- Molecular and morphological systematics of Elysia Risso, 1818 (Heterobranchia: Sacoglossa) from the Caribbean region
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- Krug, Patrick J., Vendetti, Jann E., Valdés, Ángel (2016): Molecular and morphological systematics of Elysia Risso, 1818 (Heterobranchia: Sacoglossa) from the Caribbean region. Zootaxa 4148 (1): 1-137, DOI: http://doi.org/10.11646/zootaxa.4148.1.1
- Elysia christinae
Host ecology. About 15 specimens of E. christinae n. sp. were recovered from a sample of the udotacean alga Rhipilia tomentosa. The alga was growing at ~ 6 m depth, in a sandy patch within a large seagrass bed. Slugs were mostly juveniles <5 mm long. Slugs were maintained in aquaria on R. tomentosa and observed for three months. All specimens preferentially associated with R. tomentosa and not other related algae growing in the aquaria (Udotea, Caulerpa, Halimeda). Slugs were observed feeding only on R. tomentosa in the laboratory. White spots on a green background color make live animals highly cryptic on their host alga, due to the numerous white calcareous structures made by fouling organisms on the surface of Rhipilia (Fig. 64 A – B). Phylogenetic relationships. Elysia christinae n. sp. belongs to subclade 1, a group of Caribbean species. Within this lineage, no sister species was recovered with significant support. Subclade 1 includes lineages that have radiated onto multiple genera of udotacean algae, and are physically associated with their hosts — Penicillus (E. papillosa, E. taino n. sp.), Udotea (E. zuleicae, E. buonoi n. sp.), Rhipilia (E. christinae), and Halimeda (E. patina). These lineages thus remain ecologically partitioned at a fine spatial grain due to host specificity, and being co-distributed but differentiated by host use, may represent an adaptive radiation driven by ecological speciation.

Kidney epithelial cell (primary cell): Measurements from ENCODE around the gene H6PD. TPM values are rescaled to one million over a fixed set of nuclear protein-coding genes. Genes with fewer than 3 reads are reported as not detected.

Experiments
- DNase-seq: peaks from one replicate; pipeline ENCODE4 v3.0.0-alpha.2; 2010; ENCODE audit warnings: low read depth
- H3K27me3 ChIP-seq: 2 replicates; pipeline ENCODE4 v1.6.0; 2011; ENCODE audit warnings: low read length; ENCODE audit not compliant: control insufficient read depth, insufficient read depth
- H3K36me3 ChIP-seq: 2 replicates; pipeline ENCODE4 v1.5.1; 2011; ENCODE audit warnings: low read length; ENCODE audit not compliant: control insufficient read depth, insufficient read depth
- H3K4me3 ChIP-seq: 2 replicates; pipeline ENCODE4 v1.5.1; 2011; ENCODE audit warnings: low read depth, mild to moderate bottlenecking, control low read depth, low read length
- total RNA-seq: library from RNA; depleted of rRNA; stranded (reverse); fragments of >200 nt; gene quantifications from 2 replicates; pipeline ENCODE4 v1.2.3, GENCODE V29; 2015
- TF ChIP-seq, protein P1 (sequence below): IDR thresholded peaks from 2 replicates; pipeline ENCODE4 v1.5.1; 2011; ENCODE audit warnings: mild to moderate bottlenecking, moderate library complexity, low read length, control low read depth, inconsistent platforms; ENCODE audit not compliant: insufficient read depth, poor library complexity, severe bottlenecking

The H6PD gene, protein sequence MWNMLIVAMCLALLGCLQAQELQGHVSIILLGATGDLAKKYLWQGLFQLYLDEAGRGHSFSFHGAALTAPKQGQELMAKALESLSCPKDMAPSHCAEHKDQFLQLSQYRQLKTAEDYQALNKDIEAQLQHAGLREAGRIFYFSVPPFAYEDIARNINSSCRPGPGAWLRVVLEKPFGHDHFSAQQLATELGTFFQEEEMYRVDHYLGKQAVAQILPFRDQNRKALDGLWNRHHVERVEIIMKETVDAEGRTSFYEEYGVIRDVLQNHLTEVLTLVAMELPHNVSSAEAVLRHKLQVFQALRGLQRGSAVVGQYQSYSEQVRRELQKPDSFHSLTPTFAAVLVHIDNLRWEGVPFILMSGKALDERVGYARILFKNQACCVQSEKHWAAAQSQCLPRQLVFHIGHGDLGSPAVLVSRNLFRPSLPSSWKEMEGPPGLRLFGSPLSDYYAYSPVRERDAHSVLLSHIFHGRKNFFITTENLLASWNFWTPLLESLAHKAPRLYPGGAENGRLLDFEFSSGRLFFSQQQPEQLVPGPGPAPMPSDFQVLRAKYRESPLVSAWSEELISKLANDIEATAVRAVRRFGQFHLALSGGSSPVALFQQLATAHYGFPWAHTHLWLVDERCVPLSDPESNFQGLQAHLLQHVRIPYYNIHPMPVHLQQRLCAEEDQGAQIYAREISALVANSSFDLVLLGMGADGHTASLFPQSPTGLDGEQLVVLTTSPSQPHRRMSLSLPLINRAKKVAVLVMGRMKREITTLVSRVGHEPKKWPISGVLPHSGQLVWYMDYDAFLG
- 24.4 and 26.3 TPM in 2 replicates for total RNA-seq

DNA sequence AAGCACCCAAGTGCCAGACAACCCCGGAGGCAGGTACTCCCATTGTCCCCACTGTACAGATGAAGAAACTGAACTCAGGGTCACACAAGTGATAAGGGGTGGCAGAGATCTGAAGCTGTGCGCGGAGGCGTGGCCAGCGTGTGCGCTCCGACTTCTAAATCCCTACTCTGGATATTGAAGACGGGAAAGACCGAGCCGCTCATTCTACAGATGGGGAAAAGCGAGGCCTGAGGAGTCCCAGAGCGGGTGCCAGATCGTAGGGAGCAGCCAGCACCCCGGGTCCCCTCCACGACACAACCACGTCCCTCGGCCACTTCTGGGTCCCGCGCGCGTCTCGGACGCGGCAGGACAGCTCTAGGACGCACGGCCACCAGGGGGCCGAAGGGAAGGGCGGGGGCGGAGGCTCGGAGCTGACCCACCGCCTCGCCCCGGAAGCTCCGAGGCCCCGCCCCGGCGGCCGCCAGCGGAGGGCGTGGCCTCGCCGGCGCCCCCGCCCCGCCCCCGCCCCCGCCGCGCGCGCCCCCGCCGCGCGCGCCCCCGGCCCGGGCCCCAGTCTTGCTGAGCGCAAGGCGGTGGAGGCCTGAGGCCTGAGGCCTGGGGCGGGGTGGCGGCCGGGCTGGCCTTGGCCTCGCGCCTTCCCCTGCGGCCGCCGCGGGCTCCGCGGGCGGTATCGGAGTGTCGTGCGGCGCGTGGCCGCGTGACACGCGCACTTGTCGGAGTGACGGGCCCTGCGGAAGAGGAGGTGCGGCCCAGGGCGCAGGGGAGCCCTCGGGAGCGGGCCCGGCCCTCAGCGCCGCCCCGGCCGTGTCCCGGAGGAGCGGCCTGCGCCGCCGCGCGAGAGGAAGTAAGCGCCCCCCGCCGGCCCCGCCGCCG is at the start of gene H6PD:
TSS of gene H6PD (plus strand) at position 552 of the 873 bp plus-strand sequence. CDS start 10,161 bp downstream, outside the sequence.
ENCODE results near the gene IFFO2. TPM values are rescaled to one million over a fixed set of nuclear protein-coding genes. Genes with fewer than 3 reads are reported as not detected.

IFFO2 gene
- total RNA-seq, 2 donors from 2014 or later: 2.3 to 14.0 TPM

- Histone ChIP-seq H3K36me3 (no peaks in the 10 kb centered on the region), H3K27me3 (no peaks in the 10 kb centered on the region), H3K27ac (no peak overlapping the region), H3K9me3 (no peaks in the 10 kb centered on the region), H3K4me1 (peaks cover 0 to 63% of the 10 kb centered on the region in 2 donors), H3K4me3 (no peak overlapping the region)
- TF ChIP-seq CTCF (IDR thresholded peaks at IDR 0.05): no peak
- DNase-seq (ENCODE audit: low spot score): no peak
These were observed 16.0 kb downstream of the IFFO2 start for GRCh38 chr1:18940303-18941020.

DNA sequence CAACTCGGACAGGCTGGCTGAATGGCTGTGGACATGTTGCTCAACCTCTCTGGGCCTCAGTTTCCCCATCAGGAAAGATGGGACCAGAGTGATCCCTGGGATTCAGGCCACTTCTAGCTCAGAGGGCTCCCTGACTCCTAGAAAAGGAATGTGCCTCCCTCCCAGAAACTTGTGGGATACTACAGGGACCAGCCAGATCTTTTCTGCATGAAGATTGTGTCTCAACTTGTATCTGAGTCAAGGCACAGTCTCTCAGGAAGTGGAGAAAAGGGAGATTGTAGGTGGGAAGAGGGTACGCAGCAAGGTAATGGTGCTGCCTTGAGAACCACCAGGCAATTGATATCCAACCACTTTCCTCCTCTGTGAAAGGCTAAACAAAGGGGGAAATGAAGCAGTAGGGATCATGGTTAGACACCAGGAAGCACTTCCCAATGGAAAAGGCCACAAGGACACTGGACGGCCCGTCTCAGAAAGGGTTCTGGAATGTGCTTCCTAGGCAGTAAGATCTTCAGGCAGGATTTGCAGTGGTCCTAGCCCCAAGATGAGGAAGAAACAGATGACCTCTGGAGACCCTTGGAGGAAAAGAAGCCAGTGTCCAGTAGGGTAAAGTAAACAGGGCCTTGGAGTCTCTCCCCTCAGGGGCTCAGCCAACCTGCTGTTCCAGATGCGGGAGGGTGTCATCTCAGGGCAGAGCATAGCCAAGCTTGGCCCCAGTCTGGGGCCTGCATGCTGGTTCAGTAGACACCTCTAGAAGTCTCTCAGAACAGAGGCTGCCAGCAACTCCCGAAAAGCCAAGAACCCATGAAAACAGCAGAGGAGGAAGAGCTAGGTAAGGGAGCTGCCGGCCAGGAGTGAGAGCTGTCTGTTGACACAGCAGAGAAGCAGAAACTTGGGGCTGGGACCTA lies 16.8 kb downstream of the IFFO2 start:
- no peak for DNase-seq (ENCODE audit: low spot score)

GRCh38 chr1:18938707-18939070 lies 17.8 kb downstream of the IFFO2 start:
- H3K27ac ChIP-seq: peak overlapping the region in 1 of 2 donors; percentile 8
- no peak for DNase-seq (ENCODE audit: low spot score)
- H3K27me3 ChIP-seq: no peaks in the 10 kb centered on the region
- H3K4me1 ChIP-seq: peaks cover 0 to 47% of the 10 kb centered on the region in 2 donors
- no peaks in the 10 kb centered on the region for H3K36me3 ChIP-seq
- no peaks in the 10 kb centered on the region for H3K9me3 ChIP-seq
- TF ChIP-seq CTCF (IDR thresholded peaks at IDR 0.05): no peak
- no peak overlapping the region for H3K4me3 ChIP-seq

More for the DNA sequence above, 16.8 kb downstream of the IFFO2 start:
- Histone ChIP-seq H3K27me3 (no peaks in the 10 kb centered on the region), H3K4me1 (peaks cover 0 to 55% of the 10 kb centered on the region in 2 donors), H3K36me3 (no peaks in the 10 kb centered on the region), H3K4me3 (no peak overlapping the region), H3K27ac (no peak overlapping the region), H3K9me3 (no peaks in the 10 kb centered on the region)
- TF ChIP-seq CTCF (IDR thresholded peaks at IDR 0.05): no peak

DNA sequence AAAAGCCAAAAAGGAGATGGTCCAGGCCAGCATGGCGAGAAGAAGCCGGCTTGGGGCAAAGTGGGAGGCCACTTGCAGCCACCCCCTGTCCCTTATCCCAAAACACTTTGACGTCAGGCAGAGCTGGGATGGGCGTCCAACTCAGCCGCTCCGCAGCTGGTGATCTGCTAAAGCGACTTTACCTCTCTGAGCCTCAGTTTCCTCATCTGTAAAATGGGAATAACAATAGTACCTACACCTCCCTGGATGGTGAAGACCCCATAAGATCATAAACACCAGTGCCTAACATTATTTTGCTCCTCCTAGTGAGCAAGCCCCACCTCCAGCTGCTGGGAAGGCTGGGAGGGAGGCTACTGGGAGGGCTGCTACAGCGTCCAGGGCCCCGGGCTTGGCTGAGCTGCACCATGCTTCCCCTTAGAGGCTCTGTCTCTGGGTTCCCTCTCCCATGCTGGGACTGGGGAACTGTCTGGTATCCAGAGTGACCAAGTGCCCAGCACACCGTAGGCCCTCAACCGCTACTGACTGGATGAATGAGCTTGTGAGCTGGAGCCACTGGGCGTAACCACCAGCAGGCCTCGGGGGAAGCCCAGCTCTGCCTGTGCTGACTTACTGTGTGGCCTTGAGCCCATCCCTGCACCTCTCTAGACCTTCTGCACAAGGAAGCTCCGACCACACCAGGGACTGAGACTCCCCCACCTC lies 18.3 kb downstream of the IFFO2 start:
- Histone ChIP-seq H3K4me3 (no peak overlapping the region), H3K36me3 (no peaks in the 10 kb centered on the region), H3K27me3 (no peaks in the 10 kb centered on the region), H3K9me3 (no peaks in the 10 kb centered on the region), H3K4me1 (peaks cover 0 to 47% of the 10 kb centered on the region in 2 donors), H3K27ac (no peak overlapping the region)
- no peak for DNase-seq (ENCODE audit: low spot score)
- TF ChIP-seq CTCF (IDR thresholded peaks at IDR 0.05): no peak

Etymology. Named in honor and fondest memory of Christine Marie Donnelly Lee and her daughter Christine Marie Lee, loving grandmother and aunt of PJK.
Type material. Bimini, Bahamas, July 2010, (Holotype LACM 3308, Paratype LACM 3309 [2 in lot]), collected by PJK. Type locality. Bimimi, Bahamas Material examined. Bimini, Bahamas, July 2010, 10 specimens, (Holotype LACM 3308, Paratype LACM 3309 [2 in lot], isolate Echr _ 10 Bim 04 - 10). Live animal. Slugs resting on the algae held their parapodia open and flattened against the algal surface (Fig. 64 A – B). When crawling, slugs typically elevated the parapodia along the anterior two-thirds of the body length, assuming a more typical slug-like shape, but the posterior third of the parapodia remained open and flattened, creating a widened, rounded end of the body (Fig. 64 C – D). On crawling slugs, parapodial edges undulate. The head can be used to grip the substrate, and the front two-thirds of the body can rear up like a snake.
- Elysia christinae